On transport day at COP, we took a brief look at a recent policy development in the electric vehicle (EV) sector
Accelerating the EV transition
As part of the Government’s Net Zero Strategy, the UK Government has confirmed that a Zero Emissions mandate (ZEV) will be coming in from 2024. This will see car manufacturers subject to targets to produce a set number of EVs – something that has been introduced successfully in California and parts of Canada for example.
Why is this such a big deal?
Clearly, this policy will help accelerate the number of EVs produced by manufacturers which is vital to assist with our goal of reducing tailpipe emissions from the transport sector.
Whilst the Government has brought in a ban on the sale of new petrol and diesel cars by 2030 – it is hoped this policy will help spur manufacturers into action well before that date.
A major, and often overlooked, advantage of this policy is the certainty it will provide investors. Having a mandate provides confidence for investors to now direct much needed capital towards public charging infrastructure. With current assumptions reliant on estimates of EV numbers, the ZEV mandate will now provide much needed clarity so charging infrastructure receives the necessary capital support.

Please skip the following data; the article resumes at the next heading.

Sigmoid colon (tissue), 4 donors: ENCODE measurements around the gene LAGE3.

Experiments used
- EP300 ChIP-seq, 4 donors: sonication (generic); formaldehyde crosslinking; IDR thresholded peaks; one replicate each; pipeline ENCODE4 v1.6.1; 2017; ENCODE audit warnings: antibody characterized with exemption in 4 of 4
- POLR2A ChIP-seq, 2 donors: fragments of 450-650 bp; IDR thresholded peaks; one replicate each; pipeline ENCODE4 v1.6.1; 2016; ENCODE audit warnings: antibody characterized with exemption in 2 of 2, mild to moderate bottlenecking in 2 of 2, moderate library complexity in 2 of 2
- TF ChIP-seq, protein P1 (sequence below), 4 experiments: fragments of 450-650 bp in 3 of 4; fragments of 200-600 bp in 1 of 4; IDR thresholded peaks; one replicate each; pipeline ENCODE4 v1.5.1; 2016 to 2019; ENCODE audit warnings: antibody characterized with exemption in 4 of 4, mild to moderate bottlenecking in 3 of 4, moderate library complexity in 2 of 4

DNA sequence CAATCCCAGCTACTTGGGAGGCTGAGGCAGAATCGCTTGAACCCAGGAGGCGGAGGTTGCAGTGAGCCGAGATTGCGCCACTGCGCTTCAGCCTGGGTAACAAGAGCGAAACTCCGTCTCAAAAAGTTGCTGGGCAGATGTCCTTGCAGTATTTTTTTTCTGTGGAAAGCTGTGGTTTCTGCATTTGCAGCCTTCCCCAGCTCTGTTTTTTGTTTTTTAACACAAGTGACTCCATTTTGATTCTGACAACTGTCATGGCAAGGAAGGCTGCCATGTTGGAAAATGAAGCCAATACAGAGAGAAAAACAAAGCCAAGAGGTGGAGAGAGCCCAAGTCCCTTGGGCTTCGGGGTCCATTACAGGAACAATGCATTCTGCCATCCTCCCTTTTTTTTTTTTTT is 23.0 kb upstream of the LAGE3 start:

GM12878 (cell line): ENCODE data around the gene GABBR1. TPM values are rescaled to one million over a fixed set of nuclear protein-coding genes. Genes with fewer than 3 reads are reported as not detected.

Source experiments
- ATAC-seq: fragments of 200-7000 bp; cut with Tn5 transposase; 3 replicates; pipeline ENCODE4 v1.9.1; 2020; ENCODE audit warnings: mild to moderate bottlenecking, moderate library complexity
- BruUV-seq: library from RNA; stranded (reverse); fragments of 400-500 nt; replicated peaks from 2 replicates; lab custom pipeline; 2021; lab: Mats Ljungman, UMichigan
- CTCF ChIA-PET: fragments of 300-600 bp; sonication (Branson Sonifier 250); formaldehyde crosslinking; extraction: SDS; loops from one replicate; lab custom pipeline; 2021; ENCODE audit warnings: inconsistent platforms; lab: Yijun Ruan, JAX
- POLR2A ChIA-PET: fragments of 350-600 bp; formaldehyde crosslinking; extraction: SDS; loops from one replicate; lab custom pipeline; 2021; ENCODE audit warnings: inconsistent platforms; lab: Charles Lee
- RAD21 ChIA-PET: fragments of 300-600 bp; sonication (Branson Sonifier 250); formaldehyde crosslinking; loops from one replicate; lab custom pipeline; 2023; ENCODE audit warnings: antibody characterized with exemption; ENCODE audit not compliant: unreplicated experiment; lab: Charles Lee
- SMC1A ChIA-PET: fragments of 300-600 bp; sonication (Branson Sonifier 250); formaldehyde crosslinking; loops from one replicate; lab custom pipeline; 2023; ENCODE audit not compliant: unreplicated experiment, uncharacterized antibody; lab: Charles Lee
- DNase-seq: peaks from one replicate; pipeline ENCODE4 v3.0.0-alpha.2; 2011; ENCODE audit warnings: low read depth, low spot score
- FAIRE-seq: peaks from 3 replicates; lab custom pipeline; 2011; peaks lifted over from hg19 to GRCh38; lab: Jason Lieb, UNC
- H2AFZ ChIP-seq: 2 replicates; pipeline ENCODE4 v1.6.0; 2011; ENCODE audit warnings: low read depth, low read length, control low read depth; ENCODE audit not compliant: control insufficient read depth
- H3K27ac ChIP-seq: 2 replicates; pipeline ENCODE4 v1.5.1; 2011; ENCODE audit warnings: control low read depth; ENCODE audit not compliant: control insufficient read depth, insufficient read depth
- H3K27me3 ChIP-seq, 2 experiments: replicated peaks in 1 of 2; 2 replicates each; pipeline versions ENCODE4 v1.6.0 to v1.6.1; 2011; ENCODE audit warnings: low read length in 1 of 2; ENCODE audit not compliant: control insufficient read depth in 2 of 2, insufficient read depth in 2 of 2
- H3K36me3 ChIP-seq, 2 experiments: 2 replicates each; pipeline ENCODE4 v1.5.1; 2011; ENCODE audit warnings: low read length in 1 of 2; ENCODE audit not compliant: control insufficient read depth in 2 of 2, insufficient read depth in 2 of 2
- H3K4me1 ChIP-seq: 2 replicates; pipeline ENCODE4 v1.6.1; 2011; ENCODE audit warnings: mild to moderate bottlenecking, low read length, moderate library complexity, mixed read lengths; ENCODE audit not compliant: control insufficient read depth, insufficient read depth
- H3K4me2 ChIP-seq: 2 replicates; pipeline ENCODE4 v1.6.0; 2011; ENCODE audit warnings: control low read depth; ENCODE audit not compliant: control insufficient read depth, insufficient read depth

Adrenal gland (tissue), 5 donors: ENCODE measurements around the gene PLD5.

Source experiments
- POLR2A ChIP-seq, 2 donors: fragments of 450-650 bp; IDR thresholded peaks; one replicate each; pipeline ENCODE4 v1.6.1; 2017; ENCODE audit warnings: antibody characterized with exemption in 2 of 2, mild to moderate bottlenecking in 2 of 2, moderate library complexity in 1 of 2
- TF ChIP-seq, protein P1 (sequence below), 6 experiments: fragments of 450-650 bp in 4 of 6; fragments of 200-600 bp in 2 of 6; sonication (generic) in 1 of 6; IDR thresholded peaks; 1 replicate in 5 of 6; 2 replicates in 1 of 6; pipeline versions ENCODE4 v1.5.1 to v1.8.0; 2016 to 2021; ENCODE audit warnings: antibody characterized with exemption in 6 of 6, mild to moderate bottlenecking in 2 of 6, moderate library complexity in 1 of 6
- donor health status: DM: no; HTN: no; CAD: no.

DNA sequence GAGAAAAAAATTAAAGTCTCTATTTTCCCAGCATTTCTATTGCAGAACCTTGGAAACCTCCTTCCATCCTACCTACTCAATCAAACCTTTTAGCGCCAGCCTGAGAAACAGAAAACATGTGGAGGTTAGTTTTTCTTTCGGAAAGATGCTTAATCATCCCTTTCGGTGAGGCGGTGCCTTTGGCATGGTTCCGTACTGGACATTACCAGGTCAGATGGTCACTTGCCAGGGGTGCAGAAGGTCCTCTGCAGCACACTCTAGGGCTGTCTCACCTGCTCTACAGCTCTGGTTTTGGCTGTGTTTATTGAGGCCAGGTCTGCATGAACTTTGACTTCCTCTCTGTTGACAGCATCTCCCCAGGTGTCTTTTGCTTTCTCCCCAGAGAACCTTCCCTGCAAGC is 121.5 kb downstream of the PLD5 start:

Finally, having mandated targets will create the regulatory environment for manufacturers to develop innovative solutions to deliver greater efficiencies in production and supply chains.
It is hoped that the success and learnings from this policy can be replicated worldwide – especially with interconnected global supply chains for the automotive sector.
What challenges remain?
Capacity – By 2050 it is predicted that the automotive sector will come to be dominated by EVs – with electricity supplying over 90% of the required energy.
In combination with the shift to electrify heat, electrifying transport will require significant more investment in electrical capacity to accommodate this increased demand.
To put this into some perspective, recent modelling has predicted that by 2050, the UK’s transport sectors’ electricity demand will reach 151 TWh, which is roughly half of the today’s total annual electricity demand.
Affordability – still seen by many as one of the biggest barriers to adoption, the upfront capital costs are yet to fully reach price parity with their ICE compatriots. The latest analysis suggests that EVs will reach price parity with ICE vehicles by 2024 – which will be a much welcome boost to consumers.
Consumer information – the lifestyle changes that come with owning an EV present is one that will need communicating effectively with consumers.
Moving from re-fuelling at a petrol station to charging at your own home for example, will present a new lifestyle switch for many but also an opportunity for consumers to play an active role in demand side management.
It is therefore vital that industry communicates with consumers to help navigate this new landscape, so we can fully optimise these new innovations (such as time of use tariffs, vehicle to home / grid charging) to support a fully flexible, decentralised energy system.
By Simon Shaw, Good Energy